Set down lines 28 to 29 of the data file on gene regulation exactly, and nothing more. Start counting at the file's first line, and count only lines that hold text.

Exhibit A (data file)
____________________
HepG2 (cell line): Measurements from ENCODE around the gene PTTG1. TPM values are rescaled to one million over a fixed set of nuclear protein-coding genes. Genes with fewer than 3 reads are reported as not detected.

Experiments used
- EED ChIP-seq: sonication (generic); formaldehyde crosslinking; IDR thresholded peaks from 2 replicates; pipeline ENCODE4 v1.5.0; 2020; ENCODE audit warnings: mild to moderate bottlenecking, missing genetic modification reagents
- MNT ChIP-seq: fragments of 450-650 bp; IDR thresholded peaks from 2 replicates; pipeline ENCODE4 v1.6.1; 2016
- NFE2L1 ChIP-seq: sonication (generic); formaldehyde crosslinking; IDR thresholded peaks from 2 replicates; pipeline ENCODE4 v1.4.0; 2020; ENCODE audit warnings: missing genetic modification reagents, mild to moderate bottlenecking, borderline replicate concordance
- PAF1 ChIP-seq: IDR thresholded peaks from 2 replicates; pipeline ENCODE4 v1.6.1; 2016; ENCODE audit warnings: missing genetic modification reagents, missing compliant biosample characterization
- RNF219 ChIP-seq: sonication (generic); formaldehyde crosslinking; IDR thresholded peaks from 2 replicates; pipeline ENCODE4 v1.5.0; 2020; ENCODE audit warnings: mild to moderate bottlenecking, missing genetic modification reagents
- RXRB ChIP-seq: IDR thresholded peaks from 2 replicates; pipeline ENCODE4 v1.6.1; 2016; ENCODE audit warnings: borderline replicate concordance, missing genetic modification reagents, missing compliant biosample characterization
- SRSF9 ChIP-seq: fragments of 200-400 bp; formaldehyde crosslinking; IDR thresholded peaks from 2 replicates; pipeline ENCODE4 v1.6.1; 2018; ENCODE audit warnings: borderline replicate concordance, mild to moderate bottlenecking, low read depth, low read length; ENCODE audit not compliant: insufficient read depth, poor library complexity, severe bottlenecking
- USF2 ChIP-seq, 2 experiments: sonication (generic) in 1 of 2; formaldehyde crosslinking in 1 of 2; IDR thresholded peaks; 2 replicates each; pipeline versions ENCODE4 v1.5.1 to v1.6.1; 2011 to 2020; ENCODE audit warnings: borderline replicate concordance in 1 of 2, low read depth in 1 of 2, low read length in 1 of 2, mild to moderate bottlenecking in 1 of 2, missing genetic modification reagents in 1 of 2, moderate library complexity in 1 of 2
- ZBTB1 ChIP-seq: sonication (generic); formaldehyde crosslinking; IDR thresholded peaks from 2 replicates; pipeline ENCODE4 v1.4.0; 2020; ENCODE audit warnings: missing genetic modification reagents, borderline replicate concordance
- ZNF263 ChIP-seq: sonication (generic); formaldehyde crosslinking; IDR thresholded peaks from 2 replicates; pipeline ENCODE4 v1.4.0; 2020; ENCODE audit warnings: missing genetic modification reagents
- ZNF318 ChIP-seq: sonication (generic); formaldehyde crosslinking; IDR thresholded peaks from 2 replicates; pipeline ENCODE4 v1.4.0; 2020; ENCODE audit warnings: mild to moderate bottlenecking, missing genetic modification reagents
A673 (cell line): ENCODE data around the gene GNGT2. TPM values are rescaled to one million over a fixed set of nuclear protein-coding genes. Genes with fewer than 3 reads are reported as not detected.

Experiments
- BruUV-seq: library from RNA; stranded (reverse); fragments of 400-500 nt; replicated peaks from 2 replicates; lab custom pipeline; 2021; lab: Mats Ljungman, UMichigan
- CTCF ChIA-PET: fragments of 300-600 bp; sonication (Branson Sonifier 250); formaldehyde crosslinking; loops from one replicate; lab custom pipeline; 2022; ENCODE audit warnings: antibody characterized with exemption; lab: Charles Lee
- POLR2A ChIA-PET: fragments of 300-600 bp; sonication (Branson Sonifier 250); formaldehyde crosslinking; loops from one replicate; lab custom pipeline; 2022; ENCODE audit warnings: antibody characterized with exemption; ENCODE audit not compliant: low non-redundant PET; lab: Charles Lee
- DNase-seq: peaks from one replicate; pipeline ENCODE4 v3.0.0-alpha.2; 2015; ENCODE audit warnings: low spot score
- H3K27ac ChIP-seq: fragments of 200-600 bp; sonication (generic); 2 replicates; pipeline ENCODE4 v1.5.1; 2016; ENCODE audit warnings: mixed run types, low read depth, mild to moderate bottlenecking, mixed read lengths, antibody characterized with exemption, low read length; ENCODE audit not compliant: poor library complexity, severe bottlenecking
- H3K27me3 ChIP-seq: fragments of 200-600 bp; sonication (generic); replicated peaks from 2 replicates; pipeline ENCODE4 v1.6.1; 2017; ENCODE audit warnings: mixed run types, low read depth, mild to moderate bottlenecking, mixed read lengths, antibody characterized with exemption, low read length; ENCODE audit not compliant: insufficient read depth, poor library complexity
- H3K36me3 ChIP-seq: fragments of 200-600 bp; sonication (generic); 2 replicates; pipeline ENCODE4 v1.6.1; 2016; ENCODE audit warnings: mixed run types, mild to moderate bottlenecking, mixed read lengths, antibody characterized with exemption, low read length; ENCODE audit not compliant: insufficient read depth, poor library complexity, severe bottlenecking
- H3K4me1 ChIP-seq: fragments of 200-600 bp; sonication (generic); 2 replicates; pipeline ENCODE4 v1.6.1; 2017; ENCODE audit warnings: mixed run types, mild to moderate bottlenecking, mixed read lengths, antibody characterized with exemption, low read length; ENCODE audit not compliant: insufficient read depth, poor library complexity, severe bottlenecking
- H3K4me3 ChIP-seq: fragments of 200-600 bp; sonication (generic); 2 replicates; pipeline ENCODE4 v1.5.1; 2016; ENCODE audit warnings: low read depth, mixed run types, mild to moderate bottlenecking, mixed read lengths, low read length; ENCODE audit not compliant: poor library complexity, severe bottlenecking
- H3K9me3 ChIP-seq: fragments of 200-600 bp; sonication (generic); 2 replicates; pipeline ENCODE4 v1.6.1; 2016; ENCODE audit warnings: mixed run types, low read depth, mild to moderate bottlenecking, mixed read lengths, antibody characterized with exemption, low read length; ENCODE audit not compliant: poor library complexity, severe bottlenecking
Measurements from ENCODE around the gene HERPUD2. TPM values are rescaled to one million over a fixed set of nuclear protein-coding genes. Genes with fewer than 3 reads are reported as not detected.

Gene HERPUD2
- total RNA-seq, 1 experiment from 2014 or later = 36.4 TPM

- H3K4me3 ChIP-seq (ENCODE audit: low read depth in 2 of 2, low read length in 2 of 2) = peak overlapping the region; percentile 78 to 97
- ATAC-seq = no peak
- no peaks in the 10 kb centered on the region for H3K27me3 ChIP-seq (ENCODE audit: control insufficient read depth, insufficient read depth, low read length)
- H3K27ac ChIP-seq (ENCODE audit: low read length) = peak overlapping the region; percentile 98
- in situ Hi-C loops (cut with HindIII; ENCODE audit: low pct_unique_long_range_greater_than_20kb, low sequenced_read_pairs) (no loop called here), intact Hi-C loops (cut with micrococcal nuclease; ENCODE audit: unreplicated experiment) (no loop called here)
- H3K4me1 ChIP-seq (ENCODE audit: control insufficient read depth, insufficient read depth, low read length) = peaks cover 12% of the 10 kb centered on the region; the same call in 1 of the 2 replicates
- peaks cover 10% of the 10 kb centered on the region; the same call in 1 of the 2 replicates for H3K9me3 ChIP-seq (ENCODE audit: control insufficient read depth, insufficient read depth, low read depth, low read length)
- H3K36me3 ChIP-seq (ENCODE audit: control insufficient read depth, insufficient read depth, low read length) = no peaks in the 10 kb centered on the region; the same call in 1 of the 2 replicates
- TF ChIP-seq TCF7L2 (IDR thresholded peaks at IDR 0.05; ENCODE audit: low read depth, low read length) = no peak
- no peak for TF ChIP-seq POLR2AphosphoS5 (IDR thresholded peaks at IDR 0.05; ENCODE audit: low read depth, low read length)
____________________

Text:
- total RNA-seq, 1 experiment from 2014 or later = 36.4 TPM

- H3K4me3 ChIP-seq (ENCODE audit: low read depth in 2 of 2, low read length in 2 of 2) = peak overlapping the region; percentile 78 to 97